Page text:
Charles Dickens It was not until he had several times walked up and down with folded arms, and the longest strides be could take, and had kicked a great many small articles out of his way, that his lip began to curl. Barnaby Rudge by Charles Dickens [1841]

Beyond these meadows there was a long shady lane that led behind the house to Doncaster. It was a path rarely chosen by any of the household at the Park, as it was the longest way to the town. Aurora Floyd by Mary Elizabeth Braddon [1863]

The defects were dwelt upon in the Revue de Paris, soon after the book’s first part came out, in probably the longest critical article devoted to any single one of Balzac’s writings. Balzac by Frederick Lawton

H. G. Wells I was awake longest that night. Tono Bungay by H. G. Wells [1909]

Those who had known him longest had the least notion; but it may be added that no one knew him well. The Damnation of Theron Ware by Harold Frederic [1896]

His longest visit was paid to Hazlewood, and here his tidings afforded real and unmixed satisfaction. Eleanor's Victory by Mary Elizabeth Braddon [1863]

Jonathan Swift I see nothing else in the modern way of making war but that the side which can hold out longest will end it with most advantage. On the Conduct of the Allies by Jonathan Swift [1711]

Dawes took it, and tearing it into unequal lengths, handed the fragments to Mooney. “The longest is the one,” said the blind man. For the term of his natural life by Marcus Clarke [1874]

Sinclair Lewis He was making perhaps the longest oration of his life. Land by Sinclair Lewis

Henry James The upper classes have the longest ears. The Princess Casamassima by Henry James [1886]

Jules Verne The longest days of the year had now arrived; that is, the sun, in these high latitudes, did not set, and reached the highest point of the spirals which it described above the horizon. A Winter Amid the Ice by Jules Verne [1874]

Wilkie Collins The first and longest of the Extracts produced the most vivid impression in Court. Evidently the writer was in this case a worthy and sensible person. The Law and the Lady by Wilkie Collins [1875]

William Henry Bragg We were also able to assign the longest range of about 7 cm. Studies in Radioactivity by William Henry Bragg [1912]

E. Nesbi You take the longest bit of candle, and, oh — be quick, for this bit won’t burn long. The Railway Children by E. Nesbi

Robert Louis Stevenson The longest argument is but a finger pointed; once we get our own finger rightly parallel, and we see what the man meant, whether it be a new star or an old street-lamp. Lay Morals by Robert Louis Stevenson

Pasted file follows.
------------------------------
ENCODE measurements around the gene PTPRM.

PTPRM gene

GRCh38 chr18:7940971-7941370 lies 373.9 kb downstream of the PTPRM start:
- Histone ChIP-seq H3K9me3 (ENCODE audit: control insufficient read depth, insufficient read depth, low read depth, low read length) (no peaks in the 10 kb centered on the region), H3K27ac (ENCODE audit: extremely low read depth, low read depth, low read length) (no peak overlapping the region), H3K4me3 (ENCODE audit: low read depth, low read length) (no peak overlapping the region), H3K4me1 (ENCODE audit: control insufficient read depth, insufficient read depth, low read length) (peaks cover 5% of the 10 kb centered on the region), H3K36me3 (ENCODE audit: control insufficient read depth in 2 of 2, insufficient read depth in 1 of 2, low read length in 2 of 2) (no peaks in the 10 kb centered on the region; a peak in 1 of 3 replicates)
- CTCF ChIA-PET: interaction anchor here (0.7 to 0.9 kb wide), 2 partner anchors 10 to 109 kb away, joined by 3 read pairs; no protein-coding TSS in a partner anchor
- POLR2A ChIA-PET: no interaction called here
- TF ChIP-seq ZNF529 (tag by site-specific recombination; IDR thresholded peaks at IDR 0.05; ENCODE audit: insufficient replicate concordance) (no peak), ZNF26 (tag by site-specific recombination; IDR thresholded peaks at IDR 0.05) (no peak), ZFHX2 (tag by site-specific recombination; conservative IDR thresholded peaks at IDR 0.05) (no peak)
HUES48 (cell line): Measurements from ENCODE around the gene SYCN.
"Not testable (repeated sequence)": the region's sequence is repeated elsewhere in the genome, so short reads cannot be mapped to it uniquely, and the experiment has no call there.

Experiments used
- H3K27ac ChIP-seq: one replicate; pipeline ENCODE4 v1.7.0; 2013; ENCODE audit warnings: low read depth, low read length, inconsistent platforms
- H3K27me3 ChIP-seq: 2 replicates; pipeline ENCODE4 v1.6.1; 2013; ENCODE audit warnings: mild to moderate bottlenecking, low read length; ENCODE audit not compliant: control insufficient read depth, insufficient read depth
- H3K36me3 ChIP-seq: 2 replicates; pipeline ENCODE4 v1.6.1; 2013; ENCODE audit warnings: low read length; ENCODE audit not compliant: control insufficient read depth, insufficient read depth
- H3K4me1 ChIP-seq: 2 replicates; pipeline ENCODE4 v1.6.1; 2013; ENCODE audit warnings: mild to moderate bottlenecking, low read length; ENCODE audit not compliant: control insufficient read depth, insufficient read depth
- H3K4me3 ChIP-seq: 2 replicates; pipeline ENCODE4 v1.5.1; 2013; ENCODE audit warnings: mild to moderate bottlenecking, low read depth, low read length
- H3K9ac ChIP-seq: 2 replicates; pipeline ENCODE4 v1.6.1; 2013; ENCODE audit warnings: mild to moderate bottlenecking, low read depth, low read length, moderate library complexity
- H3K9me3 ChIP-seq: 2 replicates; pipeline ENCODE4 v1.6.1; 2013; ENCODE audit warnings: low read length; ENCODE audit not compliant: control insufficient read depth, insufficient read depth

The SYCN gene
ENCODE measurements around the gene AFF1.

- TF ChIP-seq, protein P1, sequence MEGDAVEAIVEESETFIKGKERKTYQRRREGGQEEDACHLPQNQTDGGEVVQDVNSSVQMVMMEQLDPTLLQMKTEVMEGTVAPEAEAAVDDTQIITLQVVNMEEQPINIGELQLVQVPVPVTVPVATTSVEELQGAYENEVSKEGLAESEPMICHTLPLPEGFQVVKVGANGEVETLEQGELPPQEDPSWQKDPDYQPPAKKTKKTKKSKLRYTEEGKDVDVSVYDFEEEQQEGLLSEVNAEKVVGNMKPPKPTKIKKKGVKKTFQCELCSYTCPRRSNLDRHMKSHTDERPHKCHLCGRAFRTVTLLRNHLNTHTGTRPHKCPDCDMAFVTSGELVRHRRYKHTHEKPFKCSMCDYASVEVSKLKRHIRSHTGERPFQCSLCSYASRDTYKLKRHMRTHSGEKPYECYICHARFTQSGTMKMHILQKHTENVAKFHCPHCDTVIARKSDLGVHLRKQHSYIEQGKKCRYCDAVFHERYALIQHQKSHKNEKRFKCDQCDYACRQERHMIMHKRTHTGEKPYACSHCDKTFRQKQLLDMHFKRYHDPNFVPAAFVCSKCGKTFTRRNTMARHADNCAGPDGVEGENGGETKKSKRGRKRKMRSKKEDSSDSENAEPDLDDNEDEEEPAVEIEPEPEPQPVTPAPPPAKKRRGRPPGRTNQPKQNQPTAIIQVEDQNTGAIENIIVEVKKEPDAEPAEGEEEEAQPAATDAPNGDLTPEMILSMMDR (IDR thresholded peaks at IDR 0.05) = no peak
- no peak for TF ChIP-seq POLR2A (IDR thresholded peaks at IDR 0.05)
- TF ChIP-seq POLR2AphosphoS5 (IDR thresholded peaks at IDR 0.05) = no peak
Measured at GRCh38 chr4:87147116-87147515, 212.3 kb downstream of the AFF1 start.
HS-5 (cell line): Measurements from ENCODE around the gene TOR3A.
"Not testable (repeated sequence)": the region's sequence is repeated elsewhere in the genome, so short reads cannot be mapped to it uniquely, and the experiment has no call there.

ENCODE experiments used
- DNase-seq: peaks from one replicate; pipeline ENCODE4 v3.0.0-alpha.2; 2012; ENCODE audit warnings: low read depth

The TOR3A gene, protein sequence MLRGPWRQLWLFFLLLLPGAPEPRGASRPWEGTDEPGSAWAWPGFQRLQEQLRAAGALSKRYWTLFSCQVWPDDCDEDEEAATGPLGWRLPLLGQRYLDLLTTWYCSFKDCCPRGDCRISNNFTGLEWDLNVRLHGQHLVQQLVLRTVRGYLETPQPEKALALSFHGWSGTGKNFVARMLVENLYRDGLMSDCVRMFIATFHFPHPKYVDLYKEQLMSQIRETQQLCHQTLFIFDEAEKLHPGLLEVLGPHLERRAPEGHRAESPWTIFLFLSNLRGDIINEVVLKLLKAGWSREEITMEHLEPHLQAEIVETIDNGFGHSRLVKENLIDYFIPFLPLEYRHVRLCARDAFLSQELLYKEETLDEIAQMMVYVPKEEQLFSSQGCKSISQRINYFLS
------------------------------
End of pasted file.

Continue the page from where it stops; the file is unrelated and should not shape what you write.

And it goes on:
Anthony Trollope Of all our capabilities this is the one which clings longest to us. Phineas Redux by Anthony Trollope

Guy de Maupassan Every poem he gives us costs three hundred francs and the longest has not two hundred lines. Bel Ami by Guy de Maupassan

Sinclair Lewis The longest struggle of the Good Citizens’ League was against the Open Shop — which was secretly a struggle against all union labor. Babbit by Sinclair Lewis

The longest recorded term of office in the Yelkin Paddock was six months; but that boundary-rider had his reasons: he was wanted by the police. A Bride from the Bush by E. W. Hornung [1890]

And I suppose you are the man I’ve known the longest in the world. Chance by Joseph Conrad [1913]

Jane Austen Sir Thomas, poor Sir Thomas, a parent, and conscious of errors in his own conduct as a parent, was the longest to suffer. Mansfield Park by Jane Austen [1814]

Anthony Trollope The De Oratore is by far the longest of his works on rhetoric, and, as I think, the pleasantest to read. The Life of Cicero by Anthony Trollope [1881]

Those who live longest will see most. Marvels and Mysteries by Richard Marsh

But it was at Tormance that he stared the longest and the most earnestly. A Voyage to Arcturus by David Lindsay [1920]

H. P. Lovecraf His longest and most ambitious poem, The Hashish–Eater, is in pentameter blank verse; and opens up chaotic and incredible vistas of kaleidoscopic nightmare in the spaces between the stars. Supernatural Horror in Literature by H. P. Lovecraf

Arthur Machen They argued all the way out of Midlingham, one saying that the high road was the quickest though it was the longest way. The Terror by Arthur Machen

Who is there who has not lost something in the years gone by, which earth’s longest future cannot restore? Only eternity can give back the ravished treasures of the dead years. Vixen by Mary Elizabeth Braddon [1879]

Theodore Dreiser These were the kind of men with whom he would converse longest and most seriously. Sister Carrie by Theodore Dreiser

It is in his songs that his soul comes out fullest, freest, brightest; it is as a song-writer that his fame has spread widest, and will longest last. Robert Burns by John Campbell Shairp [1879]

Thomas Hardy She selected — as much from want of spirit as design — her poorest, plainest and longest discarded attire. The Mayor of Casterbridge by Thomas Hardy